2017 Bugatti Chiron: The $2.6-Million, 1500-hp, 261-mph Image Booster
With the Bugatti Veyron’s top-speed records, a price tag over $1 million, and distinctive melted-scoop-of-ice-cream styling, it was an instant rolling superlative when it debuted in 2005. Its successor, the new Chiron, is even more of a record- and headline-grabbing show pony. Is it faster? A 310-mph (500 km/h) speedometer and Bugatti’s claim that it’ll do 261 mph say it is.
Never mind that there are few places in the world where anyone could achieve 261 mph, and even fewer owners who will ever attempt the feat, what could hypercars such as the Ferrari LaFerrari, Porsche 918 Spyder, or McLaren P1 offer in retort? That their top speeds are lower, they’re less comfortable, or, critically, that they’re—gulp—cheaper? The Chiron’s game is to be so unattainable, so unimaginable, so magical as to reestablish Bugatti as the ultimate automotive accouterment for those who measure their cash reserves not by face value but with a yardstick.
Make Bugatti Great Again
Bugatti says the 4400-pound Chiron is “the world’s first production sports car with 1500 hp.” It’s best to simply shelve any expectations of modesty on Bugatti’s part. After all, when the car you’re replacing produced 1200 horsepower, hit 258 mph, and cost more than $2 million, adding an extra 300 horsepower, 3 mph of governed top speed, and half a million to the window sticker matters. Oh, and just 500 will be made, because nobody wants a mass-produced $2.6-million car.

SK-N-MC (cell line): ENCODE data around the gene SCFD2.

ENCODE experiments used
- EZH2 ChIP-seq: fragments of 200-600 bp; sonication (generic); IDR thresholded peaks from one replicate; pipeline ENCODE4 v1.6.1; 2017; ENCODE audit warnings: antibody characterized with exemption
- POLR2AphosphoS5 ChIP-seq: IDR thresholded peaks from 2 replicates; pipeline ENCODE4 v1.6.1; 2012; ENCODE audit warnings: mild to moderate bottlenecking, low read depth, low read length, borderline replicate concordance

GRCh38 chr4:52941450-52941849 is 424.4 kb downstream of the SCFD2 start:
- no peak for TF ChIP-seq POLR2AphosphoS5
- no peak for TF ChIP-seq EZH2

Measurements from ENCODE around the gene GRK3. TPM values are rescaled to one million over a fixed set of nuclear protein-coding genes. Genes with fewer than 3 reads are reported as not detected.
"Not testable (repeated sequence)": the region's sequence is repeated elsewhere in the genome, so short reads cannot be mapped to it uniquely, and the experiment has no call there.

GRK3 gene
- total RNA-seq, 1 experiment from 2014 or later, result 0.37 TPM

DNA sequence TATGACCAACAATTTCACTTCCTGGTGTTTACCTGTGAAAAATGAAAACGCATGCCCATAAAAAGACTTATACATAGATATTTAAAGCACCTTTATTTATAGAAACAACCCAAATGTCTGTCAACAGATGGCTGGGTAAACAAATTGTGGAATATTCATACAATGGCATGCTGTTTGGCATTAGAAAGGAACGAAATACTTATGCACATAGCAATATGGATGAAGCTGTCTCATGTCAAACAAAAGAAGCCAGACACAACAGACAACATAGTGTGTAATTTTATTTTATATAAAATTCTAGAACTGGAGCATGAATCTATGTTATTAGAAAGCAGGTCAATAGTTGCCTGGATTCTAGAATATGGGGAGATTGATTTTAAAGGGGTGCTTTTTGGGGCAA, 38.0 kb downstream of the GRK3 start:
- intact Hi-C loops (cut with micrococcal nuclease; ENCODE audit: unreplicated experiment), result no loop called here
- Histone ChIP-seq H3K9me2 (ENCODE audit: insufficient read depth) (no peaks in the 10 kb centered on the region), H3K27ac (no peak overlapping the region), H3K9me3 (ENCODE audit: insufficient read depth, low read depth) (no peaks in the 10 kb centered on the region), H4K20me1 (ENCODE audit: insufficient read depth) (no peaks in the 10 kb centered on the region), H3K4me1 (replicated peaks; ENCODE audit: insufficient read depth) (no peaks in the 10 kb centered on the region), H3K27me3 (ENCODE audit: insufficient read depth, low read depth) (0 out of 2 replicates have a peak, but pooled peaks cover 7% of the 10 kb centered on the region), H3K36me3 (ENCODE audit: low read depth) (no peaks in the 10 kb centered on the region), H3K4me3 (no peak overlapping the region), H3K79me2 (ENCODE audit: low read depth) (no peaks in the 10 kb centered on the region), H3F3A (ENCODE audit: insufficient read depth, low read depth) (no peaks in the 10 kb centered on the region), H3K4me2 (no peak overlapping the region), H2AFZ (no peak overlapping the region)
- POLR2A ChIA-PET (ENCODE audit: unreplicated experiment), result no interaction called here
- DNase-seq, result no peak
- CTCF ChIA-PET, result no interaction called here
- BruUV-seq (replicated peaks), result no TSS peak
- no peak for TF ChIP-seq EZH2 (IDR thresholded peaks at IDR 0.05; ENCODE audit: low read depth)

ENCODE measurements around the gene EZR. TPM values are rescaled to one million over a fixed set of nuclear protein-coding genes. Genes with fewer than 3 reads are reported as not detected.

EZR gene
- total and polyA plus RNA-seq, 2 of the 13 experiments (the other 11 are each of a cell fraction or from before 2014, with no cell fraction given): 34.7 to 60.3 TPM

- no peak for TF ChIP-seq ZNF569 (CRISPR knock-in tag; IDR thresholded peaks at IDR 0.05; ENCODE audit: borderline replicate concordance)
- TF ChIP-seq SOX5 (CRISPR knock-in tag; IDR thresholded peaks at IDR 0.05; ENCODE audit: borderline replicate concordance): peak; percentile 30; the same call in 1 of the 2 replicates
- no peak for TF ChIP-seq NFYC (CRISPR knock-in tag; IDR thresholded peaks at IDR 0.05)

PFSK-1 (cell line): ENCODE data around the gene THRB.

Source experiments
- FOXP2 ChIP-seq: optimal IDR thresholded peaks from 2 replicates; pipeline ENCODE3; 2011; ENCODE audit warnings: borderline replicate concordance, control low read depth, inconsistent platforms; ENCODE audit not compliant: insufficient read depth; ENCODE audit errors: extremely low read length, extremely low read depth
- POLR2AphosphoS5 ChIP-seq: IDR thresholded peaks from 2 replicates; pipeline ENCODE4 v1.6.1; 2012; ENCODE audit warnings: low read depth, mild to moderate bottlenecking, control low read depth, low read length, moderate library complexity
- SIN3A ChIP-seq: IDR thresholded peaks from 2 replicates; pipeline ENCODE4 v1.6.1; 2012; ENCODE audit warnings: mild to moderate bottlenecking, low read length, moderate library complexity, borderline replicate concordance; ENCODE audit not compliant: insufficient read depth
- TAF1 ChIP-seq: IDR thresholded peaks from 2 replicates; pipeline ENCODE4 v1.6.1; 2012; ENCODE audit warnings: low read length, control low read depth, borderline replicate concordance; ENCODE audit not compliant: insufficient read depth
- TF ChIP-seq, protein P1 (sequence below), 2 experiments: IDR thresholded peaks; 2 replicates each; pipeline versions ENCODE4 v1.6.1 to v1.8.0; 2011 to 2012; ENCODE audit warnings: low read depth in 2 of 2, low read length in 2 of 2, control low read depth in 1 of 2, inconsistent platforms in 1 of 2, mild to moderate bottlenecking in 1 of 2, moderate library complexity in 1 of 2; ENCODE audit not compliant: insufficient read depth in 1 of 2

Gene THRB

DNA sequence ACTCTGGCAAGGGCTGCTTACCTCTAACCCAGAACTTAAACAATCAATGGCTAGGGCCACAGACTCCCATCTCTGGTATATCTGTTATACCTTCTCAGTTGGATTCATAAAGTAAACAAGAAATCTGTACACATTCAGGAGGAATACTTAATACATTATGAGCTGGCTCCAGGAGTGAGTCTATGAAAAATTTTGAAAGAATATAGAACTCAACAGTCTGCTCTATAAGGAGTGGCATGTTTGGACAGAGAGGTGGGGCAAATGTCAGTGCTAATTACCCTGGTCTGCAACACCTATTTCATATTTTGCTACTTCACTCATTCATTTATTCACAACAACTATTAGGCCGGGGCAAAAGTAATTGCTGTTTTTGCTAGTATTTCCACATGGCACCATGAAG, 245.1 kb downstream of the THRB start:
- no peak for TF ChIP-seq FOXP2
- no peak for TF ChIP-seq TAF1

Between Bugatti’s braggadocio and posturing, there are real improvements to the Veyron’s formula. Does it matter that, if every strand of carbon fiber in its new central tub were laid end to end, they’d “stretch nine times the distance between the earth and the moon”? No, and we pity the Bugatti employee charged with checking the arithmetic on that factoid. But it is indicative of a real effort to reduce—or at least hold the line on—the Chiron’s weight relative to that of the somewhat pudgy Veyron. All of that carbon fiber—the body panels also are made of the stuff—helps keep the Chiron right around the same weight as the 4486-pound Veyron, despite being 3.2 inches longer, 1.6 inches wider, and 0.3 inch taller. Bugatti further claims that the Chiron’s structure is as stiff as those underpinning LMP1 racing prototypes.
At the risk of sounding beguiled, the styling of the Chiron is notably more fetching than that of the Veyron. The C-shaped curve carved into each side of the body recalls Bugatti’s 1930s-era art-deco masterpieces, the Type 57 Atlantic and Atalante, as does the spear running down the car’s spine. The all-mesh tail appears to belong to a different car, but the surfaces bending and flowing beyond it are nearly beautiful. Up front, Bugatti’s horseshoe-shaped grille remains—stamped with a badge rendered from five ounces of silver—and is flanked by quad-LED headlights. Moving aerodynamic elements range from a hydraulically operated diffuser, front splitters, and a four-position rear spoiler/wing that can sit flush with the rear bodywork, extend slightly (the setting for top-speed runs), fully extend, or fully extend and tilt in its air-brake setting. The underbody is totally smooth save for NACA ducts that gulp air for cooling the engine, the transaxle, and the rear brakes.
Oct 13, 2016